Washington, D.C. – Today, U.S. Senator Catherine Cortez Masto (D-Nev.) introduced legislation to make it easier for Tribes in Nevada and across the country to launch critical energy development projects. The Tribal Energy Loan Improvement Act will create good-paying jobs, bring down energy prices, and increase the production of energy on Tribal lands.
“Affordable energy is key to economic development in Tribal communities,” said Senator Cortez Masto. “My legislation will provide Tribes across Nevada the financial support they need to unlock crucial energy resources, create good-paying jobs, and expand their energy independence.”
Some Native communities pay higher prices for energy and electricity than the national average, even though Tribal lands often have significant potential for developing new energy projects that benefit Tribal economies and create jobs. In fact, the Department of Energy (DOE) estimates that 6.5 percent of the nation’s total renewable energy resources is located on Tribal land. However, Tribes continue to face difficulty accessing capital.
Currently, DOE’s Tribal Energy Loan Guarantee Program (TELGP) can provide loan guarantees up to 90 percent of any loan made to federally recognized Tribes or Tribal entities, including Alaska Native Corporations, for energy development projects. Even with the loan guarantee, however, private lenders are often unwilling to work with Tribes and Tribal organizations on energy projects. To address this problem Senator Cortez Masto worked to include a provision in the 2022 government funding bill to allow the DOE to make loans directly to Tribes and Tribal energy development organizations through the Federal Financing Bank for one fiscal year. The Tribal Energy Investment Act would make this direct loan access permanent. It also allows DOE to use funds previously appropriated for the cost of loan guarantees for the cost of direct loans.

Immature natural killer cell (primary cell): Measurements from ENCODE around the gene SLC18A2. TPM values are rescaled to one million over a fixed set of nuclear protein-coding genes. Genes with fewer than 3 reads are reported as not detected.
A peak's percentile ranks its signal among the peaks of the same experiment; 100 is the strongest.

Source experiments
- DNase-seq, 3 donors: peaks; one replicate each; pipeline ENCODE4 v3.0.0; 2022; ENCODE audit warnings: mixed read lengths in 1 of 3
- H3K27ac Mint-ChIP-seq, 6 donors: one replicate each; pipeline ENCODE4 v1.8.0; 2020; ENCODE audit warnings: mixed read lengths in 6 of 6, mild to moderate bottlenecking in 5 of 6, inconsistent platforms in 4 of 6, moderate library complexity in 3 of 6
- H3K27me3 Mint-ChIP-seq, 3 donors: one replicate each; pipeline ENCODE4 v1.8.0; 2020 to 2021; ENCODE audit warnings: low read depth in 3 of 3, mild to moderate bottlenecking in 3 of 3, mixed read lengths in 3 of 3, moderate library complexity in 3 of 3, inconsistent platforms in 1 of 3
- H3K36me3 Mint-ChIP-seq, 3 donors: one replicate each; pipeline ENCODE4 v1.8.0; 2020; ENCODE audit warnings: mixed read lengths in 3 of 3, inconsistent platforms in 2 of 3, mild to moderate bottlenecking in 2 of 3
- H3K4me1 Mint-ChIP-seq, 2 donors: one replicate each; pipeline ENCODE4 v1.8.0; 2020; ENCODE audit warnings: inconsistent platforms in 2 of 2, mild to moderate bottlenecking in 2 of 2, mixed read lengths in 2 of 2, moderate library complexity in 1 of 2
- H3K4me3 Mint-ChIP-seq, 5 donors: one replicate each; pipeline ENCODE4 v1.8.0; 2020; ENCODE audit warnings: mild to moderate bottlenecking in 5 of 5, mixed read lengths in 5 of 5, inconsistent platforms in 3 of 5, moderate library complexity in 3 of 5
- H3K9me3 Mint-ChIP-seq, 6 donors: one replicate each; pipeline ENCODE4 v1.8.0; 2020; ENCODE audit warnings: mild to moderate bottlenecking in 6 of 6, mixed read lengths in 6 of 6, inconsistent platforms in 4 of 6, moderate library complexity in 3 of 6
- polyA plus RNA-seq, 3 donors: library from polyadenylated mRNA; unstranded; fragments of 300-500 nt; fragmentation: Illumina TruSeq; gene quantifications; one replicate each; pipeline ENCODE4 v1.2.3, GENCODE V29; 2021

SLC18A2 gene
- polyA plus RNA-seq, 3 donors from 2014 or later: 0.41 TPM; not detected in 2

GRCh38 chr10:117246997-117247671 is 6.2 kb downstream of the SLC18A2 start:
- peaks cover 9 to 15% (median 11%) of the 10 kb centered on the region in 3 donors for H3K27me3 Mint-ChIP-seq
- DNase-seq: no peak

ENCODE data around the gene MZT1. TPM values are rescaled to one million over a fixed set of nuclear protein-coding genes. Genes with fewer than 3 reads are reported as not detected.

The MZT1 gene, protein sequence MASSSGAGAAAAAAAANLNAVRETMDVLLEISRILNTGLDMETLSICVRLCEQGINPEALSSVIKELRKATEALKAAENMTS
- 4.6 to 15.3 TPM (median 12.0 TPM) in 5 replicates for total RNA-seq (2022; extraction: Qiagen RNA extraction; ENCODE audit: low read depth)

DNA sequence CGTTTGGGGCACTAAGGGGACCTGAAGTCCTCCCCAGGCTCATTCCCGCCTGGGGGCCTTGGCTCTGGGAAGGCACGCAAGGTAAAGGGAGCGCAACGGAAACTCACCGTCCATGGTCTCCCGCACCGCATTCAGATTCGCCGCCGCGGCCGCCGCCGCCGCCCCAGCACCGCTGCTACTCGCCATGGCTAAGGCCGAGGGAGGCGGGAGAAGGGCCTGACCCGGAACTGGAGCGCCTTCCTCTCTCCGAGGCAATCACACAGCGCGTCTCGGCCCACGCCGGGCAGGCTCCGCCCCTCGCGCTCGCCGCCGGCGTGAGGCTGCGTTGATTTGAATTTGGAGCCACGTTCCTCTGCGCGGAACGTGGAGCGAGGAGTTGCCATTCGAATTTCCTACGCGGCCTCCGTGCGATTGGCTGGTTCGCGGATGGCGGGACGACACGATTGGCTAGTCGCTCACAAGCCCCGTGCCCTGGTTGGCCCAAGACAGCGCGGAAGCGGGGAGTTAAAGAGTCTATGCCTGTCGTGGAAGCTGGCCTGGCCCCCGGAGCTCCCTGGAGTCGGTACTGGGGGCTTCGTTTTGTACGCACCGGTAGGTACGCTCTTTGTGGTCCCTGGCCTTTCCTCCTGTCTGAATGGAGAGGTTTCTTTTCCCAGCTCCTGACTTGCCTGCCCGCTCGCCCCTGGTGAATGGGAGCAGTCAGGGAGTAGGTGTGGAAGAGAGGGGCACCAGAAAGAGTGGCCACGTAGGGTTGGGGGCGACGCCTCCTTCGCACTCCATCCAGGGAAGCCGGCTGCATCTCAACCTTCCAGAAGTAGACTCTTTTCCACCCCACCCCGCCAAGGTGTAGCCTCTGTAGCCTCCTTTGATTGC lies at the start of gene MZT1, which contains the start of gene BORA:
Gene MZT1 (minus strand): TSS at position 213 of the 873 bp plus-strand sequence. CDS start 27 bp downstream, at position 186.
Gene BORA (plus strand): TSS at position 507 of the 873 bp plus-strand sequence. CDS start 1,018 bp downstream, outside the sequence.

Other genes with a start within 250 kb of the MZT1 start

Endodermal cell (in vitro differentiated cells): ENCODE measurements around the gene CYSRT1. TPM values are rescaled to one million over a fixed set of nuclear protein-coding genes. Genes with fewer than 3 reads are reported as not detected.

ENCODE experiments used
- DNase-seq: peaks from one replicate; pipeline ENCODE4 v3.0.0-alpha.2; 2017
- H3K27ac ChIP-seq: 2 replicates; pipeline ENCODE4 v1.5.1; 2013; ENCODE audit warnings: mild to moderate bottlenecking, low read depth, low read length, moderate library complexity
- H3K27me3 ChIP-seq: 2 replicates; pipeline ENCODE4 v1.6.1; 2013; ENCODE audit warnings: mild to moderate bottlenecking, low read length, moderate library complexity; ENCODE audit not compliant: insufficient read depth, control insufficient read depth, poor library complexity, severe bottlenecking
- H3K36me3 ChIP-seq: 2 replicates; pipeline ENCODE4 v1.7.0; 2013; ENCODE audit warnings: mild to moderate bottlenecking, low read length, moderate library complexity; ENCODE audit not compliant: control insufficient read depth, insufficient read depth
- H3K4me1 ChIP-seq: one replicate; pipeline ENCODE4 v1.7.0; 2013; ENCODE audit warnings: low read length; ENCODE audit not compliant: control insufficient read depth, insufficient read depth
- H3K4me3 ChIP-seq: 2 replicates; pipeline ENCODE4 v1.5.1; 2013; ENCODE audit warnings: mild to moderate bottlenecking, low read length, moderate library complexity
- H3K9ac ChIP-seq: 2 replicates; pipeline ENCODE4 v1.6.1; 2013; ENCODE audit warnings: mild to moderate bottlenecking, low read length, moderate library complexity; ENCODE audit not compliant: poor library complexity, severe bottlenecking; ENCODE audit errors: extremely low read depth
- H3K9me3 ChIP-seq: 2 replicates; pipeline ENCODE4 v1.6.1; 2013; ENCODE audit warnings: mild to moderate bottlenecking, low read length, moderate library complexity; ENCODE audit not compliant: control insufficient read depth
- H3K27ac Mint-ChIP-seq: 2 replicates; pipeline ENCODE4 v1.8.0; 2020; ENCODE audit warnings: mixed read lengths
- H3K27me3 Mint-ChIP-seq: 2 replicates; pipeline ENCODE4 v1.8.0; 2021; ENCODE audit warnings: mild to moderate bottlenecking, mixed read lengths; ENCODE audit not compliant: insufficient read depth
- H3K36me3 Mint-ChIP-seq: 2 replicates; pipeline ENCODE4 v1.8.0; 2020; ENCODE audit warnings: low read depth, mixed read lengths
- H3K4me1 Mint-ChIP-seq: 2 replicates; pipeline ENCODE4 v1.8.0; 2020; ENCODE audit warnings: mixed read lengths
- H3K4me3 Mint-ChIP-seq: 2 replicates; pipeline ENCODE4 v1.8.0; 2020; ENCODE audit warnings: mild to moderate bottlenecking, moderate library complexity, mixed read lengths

Senator Cortez Masto is one of the strongest champions for Native Americans in the Senate. In 2020, she passed the bipartisan Not Invisible Act and Savanna’s Act to help address the epidemic of missing, murdered, and trafficked Indigenous women, and she has continued to work to ensure the implementation of those laws. Most recently, the Senator announced that the Fort McDermitt Paiute and Shoshone Tribe is receiving $299,198 from the Department of Health and Human Services to preserve and teach the Tribe’s native language, the Northern Paiute language. During the Coronavirus pandemic she highlighted the urgent need increase funding for Tribal governments to meet the challenges of the pandemic.